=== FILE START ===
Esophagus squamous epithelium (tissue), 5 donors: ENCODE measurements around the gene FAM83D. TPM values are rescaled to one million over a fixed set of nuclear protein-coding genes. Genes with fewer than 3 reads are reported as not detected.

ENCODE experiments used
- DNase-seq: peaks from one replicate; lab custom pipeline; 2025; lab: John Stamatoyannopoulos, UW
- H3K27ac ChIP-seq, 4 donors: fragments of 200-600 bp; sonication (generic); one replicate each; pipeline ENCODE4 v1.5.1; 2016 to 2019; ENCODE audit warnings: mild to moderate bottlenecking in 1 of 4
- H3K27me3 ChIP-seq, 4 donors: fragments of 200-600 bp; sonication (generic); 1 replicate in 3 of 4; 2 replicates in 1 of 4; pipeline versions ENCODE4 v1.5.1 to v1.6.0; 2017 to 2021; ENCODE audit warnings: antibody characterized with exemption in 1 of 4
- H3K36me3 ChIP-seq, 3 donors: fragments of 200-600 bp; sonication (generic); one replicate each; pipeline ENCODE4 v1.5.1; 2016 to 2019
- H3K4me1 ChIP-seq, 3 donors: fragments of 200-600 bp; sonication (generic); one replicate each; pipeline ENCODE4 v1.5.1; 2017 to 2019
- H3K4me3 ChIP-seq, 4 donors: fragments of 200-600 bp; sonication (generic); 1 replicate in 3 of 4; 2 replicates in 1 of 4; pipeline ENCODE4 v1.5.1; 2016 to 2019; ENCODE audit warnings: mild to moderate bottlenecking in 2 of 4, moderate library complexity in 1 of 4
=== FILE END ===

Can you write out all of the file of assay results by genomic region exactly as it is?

Esophagus squamous epithelium (tissue), 5 donors: ENCODE measurements around the gene FAM83D. TPM values are rescaled to one million over a fixed set of nuclear protein-coding genes. Genes with fewer than 3 reads are reported as not detected.

ENCODE experiments used
- DNase-seq: peaks from one replicate; lab custom pipeline; 2025; lab: John Stamatoyannopoulos, UW
- H3K27ac ChIP-seq, 4 donors: fragments of 200-600 bp; sonication (generic); one replicate each; pipeline ENCODE4 v1.5.1; 2016 to 2019; ENCODE audit warnings: mild to moderate bottlenecking in 1 of 4
- H3K27me3 ChIP-seq, 4 donors: fragments of 200-600 bp; sonication (generic); 1 replicate in 3 of 4; 2 replicates in 1 of 4; pipeline versions ENCODE4 v1.5.1 to v1.6.0; 2017 to 2021; ENCODE audit warnings: antibody characterized with exemption in 1 of 4
- H3K36me3 ChIP-seq, 3 donors: fragments of 200-600 bp; sonication (generic); one replicate each; pipeline ENCODE4 v1.5.1; 2016 to 2019
- H3K4me1 ChIP-seq, 3 donors: fragments of 200-600 bp; sonication (generic); one replicate each; pipeline ENCODE4 v1.5.1; 2017 to 2019
- H3K4me3 ChIP-seq, 4 donors: fragments of 200-600 bp; sonication (generic); 1 replicate in 3 of 4; 2 replicates in 1 of 4; pipeline ENCODE4 v1.5.1; 2016 to 2019; ENCODE audit warnings: mild to moderate bottlenecking in 2 of 4, moderate library complexity in 1 of 4